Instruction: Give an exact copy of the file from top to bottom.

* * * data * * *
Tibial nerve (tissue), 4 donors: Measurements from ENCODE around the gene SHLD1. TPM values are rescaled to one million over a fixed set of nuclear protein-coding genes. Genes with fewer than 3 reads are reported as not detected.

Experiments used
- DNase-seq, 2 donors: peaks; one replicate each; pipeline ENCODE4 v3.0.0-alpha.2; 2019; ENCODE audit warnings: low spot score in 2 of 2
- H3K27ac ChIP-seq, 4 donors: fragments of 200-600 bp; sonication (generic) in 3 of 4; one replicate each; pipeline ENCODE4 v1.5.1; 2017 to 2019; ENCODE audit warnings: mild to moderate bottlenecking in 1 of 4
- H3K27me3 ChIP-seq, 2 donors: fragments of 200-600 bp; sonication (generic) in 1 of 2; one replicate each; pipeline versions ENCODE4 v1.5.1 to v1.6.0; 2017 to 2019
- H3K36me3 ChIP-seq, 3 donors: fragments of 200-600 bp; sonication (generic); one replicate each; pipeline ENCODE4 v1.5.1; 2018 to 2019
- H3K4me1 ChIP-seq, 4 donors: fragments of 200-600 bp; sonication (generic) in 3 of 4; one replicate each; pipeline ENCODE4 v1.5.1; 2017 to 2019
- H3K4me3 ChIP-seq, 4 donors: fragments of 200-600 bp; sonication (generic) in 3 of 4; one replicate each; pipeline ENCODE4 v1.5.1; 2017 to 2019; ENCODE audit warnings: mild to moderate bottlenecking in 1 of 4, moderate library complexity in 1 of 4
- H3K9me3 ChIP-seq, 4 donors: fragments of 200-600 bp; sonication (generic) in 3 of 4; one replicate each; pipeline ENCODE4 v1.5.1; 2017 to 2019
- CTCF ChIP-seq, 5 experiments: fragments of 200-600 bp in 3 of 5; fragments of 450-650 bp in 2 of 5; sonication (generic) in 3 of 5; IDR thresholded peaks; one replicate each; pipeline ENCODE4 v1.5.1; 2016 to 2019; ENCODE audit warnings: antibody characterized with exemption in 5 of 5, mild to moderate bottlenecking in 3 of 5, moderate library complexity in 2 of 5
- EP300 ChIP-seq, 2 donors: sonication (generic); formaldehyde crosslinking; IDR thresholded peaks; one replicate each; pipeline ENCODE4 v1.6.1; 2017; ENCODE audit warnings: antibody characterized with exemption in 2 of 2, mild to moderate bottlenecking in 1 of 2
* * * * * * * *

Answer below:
Tibial nerve (tissue), 4 donors: Measurements from ENCODE around the gene SHLD1. TPM values are rescaled to one million over a fixed set of nuclear protein-coding genes. Genes with fewer than 3 reads are reported as not detected.

Experiments used
- DNase-seq, 2 donors: peaks; one replicate each; pipeline ENCODE4 v3.0.0-alpha.2; 2019; ENCODE audit warnings: low spot score in 2 of 2
- H3K27ac ChIP-seq, 4 donors: fragments of 200-600 bp; sonication (generic) in 3 of 4; one replicate each; pipeline ENCODE4 v1.5.1; 2017 to 2019; ENCODE audit warnings: mild to moderate bottlenecking in 1 of 4
- H3K27me3 ChIP-seq, 2 donors: fragments of 200-600 bp; sonication (generic) in 1 of 2; one replicate each; pipeline versions ENCODE4 v1.5.1 to v1.6.0; 2017 to 2019
- H3K36me3 ChIP-seq, 3 donors: fragments of 200-600 bp; sonication (generic); one replicate each; pipeline ENCODE4 v1.5.1; 2018 to 2019
- H3K4me1 ChIP-seq, 4 donors: fragments of 200-600 bp; sonication (generic) in 3 of 4; one replicate each; pipeline ENCODE4 v1.5.1; 2017 to 2019
- H3K4me3 ChIP-seq, 4 donors: fragments of 200-600 bp; sonication (generic) in 3 of 4; one replicate each; pipeline ENCODE4 v1.5.1; 2017 to 2019; ENCODE audit warnings: mild to moderate bottlenecking in 1 of 4, moderate library complexity in 1 of 4
- H3K9me3 ChIP-seq, 4 donors: fragments of 200-600 bp; sonication (generic) in 3 of 4; one replicate each; pipeline ENCODE4 v1.5.1; 2017 to 2019
- CTCF ChIP-seq, 5 experiments: fragments of 200-600 bp in 3 of 5; fragments of 450-650 bp in 2 of 5; sonication (generic) in 3 of 5; IDR thresholded peaks; one replicate each; pipeline ENCODE4 v1.5.1; 2016 to 2019; ENCODE audit warnings: antibody characterized with exemption in 5 of 5, mild to moderate bottlenecking in 3 of 5, moderate library complexity in 2 of 5
- EP300 ChIP-seq, 2 donors: sonication (generic); formaldehyde crosslinking; IDR thresholded peaks; one replicate each; pipeline ENCODE4 v1.6.1; 2017; ENCODE audit warnings: antibody characterized with exemption in 2 of 2, mild to moderate bottlenecking in 1 of 2